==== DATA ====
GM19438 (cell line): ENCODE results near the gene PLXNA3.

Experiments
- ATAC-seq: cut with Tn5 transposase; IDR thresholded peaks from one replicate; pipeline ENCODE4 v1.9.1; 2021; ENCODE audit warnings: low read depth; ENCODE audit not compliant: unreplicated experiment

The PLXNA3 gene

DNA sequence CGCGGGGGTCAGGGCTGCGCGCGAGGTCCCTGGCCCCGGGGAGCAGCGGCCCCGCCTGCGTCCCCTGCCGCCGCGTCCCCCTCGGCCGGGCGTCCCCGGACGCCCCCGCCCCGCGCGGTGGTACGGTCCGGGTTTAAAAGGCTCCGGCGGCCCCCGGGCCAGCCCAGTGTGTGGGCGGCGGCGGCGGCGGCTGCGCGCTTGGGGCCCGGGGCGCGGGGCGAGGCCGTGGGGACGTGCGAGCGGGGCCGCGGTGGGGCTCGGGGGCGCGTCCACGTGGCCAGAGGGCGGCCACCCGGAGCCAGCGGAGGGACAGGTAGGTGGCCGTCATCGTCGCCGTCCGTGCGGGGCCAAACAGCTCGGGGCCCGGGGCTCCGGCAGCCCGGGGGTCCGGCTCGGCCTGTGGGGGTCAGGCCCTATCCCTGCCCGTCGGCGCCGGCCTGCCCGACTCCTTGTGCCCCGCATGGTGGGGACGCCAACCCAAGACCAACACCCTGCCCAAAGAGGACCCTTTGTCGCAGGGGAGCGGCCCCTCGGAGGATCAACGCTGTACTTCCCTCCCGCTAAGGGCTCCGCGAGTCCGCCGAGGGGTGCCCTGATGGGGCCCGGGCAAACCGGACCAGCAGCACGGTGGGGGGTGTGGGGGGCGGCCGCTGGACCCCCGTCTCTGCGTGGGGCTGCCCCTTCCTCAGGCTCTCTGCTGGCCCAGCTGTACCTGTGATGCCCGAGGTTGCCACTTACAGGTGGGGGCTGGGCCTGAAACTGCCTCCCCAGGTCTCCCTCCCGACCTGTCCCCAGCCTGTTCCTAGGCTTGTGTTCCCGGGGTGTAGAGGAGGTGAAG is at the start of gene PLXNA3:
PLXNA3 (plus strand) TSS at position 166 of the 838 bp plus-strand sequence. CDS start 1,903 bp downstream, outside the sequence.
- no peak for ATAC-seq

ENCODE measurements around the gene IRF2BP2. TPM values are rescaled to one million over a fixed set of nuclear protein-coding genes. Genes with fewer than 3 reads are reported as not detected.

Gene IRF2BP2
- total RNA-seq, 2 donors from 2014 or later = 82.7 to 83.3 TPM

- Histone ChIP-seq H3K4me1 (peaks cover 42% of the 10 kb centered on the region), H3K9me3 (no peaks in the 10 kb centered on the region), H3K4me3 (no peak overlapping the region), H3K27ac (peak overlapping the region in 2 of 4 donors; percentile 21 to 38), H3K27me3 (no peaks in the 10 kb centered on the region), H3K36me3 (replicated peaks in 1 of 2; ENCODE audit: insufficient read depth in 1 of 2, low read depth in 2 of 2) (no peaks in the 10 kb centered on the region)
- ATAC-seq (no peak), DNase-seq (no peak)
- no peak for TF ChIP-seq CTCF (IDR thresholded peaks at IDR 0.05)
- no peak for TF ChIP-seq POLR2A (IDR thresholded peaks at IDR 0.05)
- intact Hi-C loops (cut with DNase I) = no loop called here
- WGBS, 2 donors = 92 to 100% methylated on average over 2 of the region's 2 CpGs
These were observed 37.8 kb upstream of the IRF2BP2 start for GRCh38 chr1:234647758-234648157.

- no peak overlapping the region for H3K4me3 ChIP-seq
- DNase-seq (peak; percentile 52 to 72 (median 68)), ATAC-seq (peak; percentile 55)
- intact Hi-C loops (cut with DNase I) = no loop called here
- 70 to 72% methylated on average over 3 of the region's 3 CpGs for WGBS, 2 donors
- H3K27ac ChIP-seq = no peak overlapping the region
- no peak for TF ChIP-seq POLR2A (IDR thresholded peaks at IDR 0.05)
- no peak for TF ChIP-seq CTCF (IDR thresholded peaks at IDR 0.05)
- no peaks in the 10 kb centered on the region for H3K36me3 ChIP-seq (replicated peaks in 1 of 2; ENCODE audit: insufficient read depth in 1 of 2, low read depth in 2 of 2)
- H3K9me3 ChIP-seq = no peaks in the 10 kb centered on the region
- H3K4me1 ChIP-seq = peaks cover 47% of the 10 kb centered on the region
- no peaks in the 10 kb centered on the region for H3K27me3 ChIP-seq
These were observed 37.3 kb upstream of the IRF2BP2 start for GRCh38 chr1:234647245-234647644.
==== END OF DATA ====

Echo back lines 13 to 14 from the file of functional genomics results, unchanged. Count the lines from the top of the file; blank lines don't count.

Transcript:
- no peak for TF ChIP-seq CTCF (IDR thresholded peaks at IDR 0.05)
- no peak for TF ChIP-seq POLR2A (IDR thresholded peaks at IDR 0.05)